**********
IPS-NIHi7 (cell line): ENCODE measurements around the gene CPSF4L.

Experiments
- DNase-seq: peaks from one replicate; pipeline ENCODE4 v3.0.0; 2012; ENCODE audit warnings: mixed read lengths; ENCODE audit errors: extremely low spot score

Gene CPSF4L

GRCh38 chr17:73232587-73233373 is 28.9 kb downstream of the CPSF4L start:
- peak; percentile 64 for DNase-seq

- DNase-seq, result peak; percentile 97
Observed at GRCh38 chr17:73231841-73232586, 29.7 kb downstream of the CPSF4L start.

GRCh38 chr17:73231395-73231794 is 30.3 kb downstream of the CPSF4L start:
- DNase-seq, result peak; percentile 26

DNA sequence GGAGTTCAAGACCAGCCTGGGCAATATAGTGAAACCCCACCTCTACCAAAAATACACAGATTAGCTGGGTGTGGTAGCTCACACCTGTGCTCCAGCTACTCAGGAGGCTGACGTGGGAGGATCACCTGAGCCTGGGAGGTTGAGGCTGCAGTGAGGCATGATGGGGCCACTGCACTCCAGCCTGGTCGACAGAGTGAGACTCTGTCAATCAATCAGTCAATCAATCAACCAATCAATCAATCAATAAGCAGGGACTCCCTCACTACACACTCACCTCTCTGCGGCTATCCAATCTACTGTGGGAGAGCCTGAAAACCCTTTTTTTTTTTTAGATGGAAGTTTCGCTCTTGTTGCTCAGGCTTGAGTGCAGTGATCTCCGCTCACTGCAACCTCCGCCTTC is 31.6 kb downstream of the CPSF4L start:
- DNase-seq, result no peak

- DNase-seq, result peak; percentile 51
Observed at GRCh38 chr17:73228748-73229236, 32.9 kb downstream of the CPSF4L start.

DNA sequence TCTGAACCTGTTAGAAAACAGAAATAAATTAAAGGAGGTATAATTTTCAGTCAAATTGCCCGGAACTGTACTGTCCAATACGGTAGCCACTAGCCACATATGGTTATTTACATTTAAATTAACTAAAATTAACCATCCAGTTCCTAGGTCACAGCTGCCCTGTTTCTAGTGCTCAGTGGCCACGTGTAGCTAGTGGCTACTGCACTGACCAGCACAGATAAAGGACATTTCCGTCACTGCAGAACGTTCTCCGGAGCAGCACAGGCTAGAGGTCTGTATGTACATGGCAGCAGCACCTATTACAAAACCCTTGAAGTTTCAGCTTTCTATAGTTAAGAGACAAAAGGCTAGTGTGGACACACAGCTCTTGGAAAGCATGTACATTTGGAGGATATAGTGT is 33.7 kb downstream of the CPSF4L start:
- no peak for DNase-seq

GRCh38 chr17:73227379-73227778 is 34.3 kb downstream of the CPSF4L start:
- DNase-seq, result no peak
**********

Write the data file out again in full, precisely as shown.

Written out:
IPS-NIHi7 (cell line): ENCODE measurements around the gene CPSF4L.

Experiments
- DNase-seq: peaks from one replicate; pipeline ENCODE4 v3.0.0; 2012; ENCODE audit warnings: mixed read lengths; ENCODE audit errors: extremely low spot score

Gene CPSF4L

GRCh38 chr17:73232587-73233373 is 28.9 kb downstream of the CPSF4L start:
- peak; percentile 64 for DNase-seq

- DNase-seq, result peak; percentile 97
Observed at GRCh38 chr17:73231841-73232586, 29.7 kb downstream of the CPSF4L start.

GRCh38 chr17:73231395-73231794 is 30.3 kb downstream of the CPSF4L start:
- DNase-seq, result peak; percentile 26

DNA sequence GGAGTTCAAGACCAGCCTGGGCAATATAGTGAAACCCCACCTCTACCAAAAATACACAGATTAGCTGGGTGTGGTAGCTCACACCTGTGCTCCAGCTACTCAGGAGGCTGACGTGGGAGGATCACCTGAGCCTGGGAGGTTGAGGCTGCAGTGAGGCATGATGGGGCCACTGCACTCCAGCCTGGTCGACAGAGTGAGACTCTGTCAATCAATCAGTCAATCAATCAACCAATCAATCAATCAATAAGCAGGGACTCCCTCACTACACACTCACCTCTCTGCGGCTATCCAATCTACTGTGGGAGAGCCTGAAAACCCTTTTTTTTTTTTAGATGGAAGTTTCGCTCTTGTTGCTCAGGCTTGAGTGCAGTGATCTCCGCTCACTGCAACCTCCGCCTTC is 31.6 kb downstream of the CPSF4L start:
- DNase-seq, result no peak

- DNase-seq, result peak; percentile 51
Observed at GRCh38 chr17:73228748-73229236, 32.9 kb downstream of the CPSF4L start.

DNA sequence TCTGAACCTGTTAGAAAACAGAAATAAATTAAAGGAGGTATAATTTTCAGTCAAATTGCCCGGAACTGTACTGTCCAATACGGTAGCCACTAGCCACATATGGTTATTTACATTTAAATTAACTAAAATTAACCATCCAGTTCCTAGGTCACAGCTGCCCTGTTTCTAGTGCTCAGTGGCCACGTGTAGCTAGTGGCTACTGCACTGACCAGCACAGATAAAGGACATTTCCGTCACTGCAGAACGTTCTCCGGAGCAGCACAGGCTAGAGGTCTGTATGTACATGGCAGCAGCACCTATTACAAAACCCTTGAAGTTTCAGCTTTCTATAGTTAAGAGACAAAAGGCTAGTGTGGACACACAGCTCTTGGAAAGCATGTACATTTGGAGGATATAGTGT is 33.7 kb downstream of the CPSF4L start:
- no peak for DNase-seq

GRCh38 chr17:73227379-73227778 is 34.3 kb downstream of the CPSF4L start:
- DNase-seq, result no peak